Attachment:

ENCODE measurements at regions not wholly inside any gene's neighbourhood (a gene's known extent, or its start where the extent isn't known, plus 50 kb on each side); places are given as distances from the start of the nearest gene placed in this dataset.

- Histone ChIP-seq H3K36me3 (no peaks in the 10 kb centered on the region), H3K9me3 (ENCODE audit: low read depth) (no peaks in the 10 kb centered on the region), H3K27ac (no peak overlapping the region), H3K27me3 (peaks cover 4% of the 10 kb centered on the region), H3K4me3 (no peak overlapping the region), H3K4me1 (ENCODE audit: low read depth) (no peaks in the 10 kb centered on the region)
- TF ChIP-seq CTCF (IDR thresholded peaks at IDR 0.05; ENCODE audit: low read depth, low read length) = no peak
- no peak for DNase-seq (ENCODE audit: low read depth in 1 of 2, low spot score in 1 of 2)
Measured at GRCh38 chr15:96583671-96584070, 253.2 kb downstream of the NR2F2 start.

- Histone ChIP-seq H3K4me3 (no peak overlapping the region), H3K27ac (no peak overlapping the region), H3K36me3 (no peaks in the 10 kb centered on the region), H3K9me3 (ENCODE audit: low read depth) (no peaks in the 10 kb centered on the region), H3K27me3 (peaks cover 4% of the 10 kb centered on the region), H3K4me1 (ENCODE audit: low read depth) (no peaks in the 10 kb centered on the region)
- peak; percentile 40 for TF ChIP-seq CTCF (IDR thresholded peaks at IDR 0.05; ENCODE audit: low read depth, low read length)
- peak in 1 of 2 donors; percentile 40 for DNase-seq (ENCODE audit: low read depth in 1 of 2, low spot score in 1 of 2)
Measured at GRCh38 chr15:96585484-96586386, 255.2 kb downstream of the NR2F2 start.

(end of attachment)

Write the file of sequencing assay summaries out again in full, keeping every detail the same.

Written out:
ENCODE measurements at regions not wholly inside any gene's neighbourhood (a gene's known extent, or its start where the extent isn't known, plus 50 kb on each side); places are given as distances from the start of the nearest gene placed in this dataset.

- Histone ChIP-seq H3K36me3 (no peaks in the 10 kb centered on the region), H3K9me3 (ENCODE audit: low read depth) (no peaks in the 10 kb centered on the region), H3K27ac (no peak overlapping the region), H3K27me3 (peaks cover 4% of the 10 kb centered on the region), H3K4me3 (no peak overlapping the region), H3K4me1 (ENCODE audit: low read depth) (no peaks in the 10 kb centered on the region)
- TF ChIP-seq CTCF (IDR thresholded peaks at IDR 0.05; ENCODE audit: low read depth, low read length) = no peak
- no peak for DNase-seq (ENCODE audit: low read depth in 1 of 2, low spot score in 1 of 2)
Measured at GRCh38 chr15:96583671-96584070, 253.2 kb downstream of the NR2F2 start.

- Histone ChIP-seq H3K4me3 (no peak overlapping the region), H3K27ac (no peak overlapping the region), H3K36me3 (no peaks in the 10 kb centered on the region), H3K9me3 (ENCODE audit: low read depth) (no peaks in the 10 kb centered on the region), H3K27me3 (peaks cover 4% of the 10 kb centered on the region), H3K4me1 (ENCODE audit: low read depth) (no peaks in the 10 kb centered on the region)
- peak; percentile 40 for TF ChIP-seq CTCF (IDR thresholded peaks at IDR 0.05; ENCODE audit: low read depth, low read length)
- peak in 1 of 2 donors; percentile 40 for DNase-seq (ENCODE audit: low read depth in 1 of 2, low spot score in 1 of 2)
Measured at GRCh38 chr15:96585484-96586386, 255.2 kb downstream of the NR2F2 start.